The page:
For this example I have chosen initial conditions:
(Compared to previous examples, I have just expanded the y to match the z .) The full wavefunction is just the product of these two factors:
(y,z,t) = Y(y,t) Z(z,t)
and the probability density is *.
Here are some pictures of the lump of probability as it begins its motion:
Here is a "multiple-time" image showing the probability density at t=0,3,6,9,12,15,18,21,24:
Notice the expansion of the wave-packet with time and the classical looking trajectory.
If one electron were fired with this wavefunction it would hit the "ground" at exactly one spot. If we fired electron after electron we would gradually build up the probable range of hit locations given by this wavefunction. Notice that much the same statement could be made of cannons whose projectiles follow Newton's laws. However we would attribute the variation in hit-location to variation in the initial velocity (say, due to variation in the amount of propellant or uncertainty in the angle of elevation) or variation in the forces active (say, due to varying wind conditions or atmospheric pressure). In QM we state that there is irreducible uncertainty even if the initial conditions and forces are identical in each shot. Thus there is not really a trajectory at all. The electron may be found here one time and there the following shot. All we have is a moving blob of probability density whose center may follow a path quite similar to the exacting trajectory given by Newton's laws. Finally I'd like to note that the above calculations, summing 150 Airy functions to find the probability density at a single point, are quite time consuming. It would be foolish to use this method of calculation on human-scale projectiles where macroscopic variations in conditions would swamp the irreducible uncertainty due to QM. Newtonian mechanics is a simple and accurate approximation of QM valid in most any human-scale problem.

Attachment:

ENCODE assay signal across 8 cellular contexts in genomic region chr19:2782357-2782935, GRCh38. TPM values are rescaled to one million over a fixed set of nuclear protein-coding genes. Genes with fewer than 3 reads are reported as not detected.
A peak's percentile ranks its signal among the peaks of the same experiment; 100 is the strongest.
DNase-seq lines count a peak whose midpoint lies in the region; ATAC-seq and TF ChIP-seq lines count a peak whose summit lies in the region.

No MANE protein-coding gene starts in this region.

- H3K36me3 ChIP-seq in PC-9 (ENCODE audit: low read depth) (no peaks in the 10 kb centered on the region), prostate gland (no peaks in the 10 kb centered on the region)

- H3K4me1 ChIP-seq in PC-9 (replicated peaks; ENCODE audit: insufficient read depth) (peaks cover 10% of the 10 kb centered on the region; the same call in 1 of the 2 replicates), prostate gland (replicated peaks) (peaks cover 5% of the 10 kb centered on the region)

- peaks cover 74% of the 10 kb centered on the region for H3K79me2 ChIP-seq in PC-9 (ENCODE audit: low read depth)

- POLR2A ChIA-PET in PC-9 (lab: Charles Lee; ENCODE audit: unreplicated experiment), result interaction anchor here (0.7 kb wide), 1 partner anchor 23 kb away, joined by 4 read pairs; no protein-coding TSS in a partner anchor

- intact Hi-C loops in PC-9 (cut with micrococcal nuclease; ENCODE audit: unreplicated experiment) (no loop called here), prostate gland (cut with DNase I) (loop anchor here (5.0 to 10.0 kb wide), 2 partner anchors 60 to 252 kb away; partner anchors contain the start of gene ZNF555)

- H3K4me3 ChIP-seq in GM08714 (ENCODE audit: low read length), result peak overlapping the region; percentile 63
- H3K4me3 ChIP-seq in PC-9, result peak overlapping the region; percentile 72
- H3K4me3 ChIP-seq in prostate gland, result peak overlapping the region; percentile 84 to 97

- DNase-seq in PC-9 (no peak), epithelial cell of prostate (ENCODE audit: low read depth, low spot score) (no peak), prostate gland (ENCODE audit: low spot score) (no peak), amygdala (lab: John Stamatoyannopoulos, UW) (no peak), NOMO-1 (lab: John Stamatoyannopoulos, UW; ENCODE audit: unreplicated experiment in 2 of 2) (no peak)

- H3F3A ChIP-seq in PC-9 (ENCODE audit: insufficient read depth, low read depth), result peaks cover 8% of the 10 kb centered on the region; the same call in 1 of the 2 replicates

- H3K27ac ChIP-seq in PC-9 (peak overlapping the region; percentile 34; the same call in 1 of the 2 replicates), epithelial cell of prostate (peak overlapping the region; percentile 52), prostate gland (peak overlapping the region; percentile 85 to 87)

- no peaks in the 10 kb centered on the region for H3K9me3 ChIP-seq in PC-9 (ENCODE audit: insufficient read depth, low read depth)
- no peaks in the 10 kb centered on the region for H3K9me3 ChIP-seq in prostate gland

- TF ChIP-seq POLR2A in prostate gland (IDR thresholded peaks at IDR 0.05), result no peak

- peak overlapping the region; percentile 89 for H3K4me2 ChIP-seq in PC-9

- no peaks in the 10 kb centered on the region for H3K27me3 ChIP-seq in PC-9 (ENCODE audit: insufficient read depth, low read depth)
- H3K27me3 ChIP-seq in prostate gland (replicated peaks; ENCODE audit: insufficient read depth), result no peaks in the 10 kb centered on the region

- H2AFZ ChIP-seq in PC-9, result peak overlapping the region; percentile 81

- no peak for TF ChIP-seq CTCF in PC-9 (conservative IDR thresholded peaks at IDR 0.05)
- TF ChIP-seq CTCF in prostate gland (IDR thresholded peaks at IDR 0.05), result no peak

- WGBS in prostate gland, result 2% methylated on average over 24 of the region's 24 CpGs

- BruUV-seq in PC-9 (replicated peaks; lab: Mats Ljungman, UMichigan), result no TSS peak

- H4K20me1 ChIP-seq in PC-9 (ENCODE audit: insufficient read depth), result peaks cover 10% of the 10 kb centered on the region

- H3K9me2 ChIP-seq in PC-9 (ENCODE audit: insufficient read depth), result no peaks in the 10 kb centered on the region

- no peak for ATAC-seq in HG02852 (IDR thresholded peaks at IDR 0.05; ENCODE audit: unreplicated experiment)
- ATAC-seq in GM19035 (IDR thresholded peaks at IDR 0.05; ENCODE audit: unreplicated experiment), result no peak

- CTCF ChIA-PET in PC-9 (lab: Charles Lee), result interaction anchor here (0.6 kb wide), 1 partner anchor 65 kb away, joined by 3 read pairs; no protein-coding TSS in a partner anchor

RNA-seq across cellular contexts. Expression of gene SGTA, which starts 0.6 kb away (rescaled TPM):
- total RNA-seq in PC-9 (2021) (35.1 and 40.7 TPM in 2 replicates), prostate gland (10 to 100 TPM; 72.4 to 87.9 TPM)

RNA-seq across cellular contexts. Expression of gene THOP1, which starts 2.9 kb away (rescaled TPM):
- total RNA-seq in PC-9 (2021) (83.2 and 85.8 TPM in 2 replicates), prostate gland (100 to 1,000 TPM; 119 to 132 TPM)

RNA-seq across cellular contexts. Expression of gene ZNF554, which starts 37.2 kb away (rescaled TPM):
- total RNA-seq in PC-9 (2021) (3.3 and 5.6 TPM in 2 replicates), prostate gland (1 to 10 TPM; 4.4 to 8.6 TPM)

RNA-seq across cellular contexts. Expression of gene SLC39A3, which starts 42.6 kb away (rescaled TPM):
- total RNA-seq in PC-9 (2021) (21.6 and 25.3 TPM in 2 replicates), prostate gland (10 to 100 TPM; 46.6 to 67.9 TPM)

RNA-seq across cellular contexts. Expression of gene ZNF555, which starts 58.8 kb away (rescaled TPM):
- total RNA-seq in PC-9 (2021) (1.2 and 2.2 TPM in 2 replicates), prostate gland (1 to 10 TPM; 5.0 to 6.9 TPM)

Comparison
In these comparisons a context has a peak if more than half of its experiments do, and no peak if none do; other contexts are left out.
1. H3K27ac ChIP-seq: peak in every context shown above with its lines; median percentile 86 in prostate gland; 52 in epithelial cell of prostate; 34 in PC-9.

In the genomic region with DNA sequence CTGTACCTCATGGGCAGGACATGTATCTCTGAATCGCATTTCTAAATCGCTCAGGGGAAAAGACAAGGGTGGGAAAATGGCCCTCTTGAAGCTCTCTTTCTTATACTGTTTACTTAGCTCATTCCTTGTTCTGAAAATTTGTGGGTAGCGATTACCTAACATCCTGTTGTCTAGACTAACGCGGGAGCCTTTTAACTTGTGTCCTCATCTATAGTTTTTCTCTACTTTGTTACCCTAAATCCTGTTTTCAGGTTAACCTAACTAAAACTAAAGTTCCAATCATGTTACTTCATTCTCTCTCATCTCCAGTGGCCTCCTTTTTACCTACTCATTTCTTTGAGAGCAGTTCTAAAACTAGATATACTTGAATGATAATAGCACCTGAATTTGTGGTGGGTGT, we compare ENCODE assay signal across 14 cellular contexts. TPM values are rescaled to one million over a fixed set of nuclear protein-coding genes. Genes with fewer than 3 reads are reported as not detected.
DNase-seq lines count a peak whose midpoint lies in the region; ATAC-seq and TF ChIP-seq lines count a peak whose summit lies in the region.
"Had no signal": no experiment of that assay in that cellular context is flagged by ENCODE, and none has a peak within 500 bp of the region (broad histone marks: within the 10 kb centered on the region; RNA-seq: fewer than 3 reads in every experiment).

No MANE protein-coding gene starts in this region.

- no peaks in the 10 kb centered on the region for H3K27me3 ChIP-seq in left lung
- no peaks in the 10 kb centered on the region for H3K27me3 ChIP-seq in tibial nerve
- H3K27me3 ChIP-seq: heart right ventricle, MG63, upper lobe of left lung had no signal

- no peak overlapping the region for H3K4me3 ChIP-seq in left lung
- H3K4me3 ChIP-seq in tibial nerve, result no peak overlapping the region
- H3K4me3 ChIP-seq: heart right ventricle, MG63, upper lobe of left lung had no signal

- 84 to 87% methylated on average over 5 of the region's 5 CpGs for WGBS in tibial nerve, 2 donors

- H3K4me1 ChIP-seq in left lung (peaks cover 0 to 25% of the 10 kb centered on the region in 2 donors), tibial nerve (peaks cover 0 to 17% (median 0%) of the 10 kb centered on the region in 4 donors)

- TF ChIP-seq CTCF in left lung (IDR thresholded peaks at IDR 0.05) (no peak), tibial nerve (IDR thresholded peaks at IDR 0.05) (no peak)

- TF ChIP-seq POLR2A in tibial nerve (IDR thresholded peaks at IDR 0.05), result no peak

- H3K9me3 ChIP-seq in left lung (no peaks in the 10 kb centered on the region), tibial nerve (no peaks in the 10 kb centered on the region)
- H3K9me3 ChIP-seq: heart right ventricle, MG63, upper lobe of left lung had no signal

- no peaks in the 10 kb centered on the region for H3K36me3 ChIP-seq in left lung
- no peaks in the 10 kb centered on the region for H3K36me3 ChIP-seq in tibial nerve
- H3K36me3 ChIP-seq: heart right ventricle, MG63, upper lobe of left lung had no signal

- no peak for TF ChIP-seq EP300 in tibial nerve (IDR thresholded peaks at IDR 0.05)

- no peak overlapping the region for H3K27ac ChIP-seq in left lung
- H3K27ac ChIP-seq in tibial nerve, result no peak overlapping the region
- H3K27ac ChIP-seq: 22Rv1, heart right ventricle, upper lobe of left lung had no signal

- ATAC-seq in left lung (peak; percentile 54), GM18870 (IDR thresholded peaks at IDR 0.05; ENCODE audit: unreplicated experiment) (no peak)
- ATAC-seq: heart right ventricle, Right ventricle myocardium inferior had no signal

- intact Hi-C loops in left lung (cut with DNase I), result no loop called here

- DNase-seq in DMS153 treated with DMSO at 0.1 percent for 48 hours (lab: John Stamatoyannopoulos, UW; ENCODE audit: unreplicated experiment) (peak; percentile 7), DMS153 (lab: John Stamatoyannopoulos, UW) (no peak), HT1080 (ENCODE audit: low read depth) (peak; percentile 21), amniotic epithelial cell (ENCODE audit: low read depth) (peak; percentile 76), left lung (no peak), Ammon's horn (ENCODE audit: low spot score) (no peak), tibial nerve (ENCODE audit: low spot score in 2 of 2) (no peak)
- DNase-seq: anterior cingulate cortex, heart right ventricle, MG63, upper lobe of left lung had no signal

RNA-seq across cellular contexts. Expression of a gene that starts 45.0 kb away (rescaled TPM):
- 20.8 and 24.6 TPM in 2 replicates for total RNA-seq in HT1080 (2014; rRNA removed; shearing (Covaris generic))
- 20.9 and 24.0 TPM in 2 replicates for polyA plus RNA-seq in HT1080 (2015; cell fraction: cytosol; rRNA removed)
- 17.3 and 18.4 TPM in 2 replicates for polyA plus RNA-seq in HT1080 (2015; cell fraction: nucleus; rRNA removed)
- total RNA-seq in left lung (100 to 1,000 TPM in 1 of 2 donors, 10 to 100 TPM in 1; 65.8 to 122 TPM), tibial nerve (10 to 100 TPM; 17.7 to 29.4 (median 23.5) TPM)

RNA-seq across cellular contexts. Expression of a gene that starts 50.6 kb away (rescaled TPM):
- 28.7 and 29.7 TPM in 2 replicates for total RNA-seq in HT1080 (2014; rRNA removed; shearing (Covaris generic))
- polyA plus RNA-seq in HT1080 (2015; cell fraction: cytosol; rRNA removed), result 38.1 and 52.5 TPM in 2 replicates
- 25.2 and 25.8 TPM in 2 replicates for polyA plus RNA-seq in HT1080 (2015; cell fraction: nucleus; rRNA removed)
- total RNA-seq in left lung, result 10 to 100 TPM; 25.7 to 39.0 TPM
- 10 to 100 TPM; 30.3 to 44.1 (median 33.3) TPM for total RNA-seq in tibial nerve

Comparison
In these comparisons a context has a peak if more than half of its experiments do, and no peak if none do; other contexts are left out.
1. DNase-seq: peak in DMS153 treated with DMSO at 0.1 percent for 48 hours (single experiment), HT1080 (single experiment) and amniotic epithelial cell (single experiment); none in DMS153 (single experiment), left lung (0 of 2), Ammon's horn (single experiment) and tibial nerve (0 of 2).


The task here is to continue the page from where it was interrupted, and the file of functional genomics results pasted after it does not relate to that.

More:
The ballistic motion can be seen in greater detail by examining the following QuickTime movie (0.2 Mb) on a frame-by-frame basis.